WASHINGTON -- Americans' incomes rose the most since February last month, helping increase the pace of consumer spending and providing a positive sign for economic growth this fall.
Personal income increased 0.4% in August compared with an upwardly revised 0.2% the previous month, the Commerce Department said Friday. Consumer spending rose 0.2% in August compared with a 0.1% rise in July.
The income growth was in line with analyst expectations; consumer spending was slightly below forecasts of a 0.3% increase.
Income growth is a key to future economic activity and has been slow during the recovery from the Great Recession.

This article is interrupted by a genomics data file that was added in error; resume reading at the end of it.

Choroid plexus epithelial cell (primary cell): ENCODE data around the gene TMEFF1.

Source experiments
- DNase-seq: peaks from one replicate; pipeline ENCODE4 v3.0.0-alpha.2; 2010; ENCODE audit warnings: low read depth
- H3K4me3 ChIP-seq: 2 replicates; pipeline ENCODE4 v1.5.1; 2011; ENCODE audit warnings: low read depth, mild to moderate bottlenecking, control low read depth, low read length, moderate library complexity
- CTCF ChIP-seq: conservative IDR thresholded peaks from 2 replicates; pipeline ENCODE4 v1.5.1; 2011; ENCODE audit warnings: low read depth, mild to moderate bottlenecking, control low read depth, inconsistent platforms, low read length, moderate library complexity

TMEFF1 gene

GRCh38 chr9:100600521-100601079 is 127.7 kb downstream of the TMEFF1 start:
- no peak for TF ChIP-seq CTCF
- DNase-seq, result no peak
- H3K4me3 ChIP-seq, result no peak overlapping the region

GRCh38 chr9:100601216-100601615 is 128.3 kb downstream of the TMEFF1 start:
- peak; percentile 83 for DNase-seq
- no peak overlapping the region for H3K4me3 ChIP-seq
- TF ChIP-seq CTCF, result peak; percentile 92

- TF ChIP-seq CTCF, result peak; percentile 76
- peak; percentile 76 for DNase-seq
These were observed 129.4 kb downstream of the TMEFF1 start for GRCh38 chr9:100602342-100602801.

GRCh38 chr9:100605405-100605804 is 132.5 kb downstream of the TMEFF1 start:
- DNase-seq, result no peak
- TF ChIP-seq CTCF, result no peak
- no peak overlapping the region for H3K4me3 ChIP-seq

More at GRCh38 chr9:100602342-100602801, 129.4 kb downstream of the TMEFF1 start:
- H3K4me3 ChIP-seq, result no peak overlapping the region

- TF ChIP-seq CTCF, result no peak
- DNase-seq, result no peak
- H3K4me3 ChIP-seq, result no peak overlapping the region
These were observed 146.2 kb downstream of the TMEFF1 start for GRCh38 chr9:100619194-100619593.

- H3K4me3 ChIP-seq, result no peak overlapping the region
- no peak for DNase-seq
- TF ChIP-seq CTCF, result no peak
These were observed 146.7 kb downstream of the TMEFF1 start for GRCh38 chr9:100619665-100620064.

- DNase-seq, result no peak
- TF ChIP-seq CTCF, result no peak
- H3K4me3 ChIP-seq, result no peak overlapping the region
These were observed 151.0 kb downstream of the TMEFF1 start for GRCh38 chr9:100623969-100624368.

The monthly data are one of the economic reports the Federal Reserve is watching as it considers when to start reducing its bond-buying stimulus program. The Commerce Department also reported Friday that inflation remained in check, with the so-called core rate at 1.2% over the previous 12 months.
The initial July reading of just a 0.1% increase in personal income triggered alarms about the expected pickup in economic growth in the second half of the year.
The August rebound in income growth raises hope that the strength of the recovery will improve.
Still, although the pace of consumer spending in August was double that of July's, it was modest.
At the same time, the savings rate increased last month.
Americans saved 4.6% of their income in August, compared with 4.5% the previous month. The August savings figure was the most since May, though still historically low.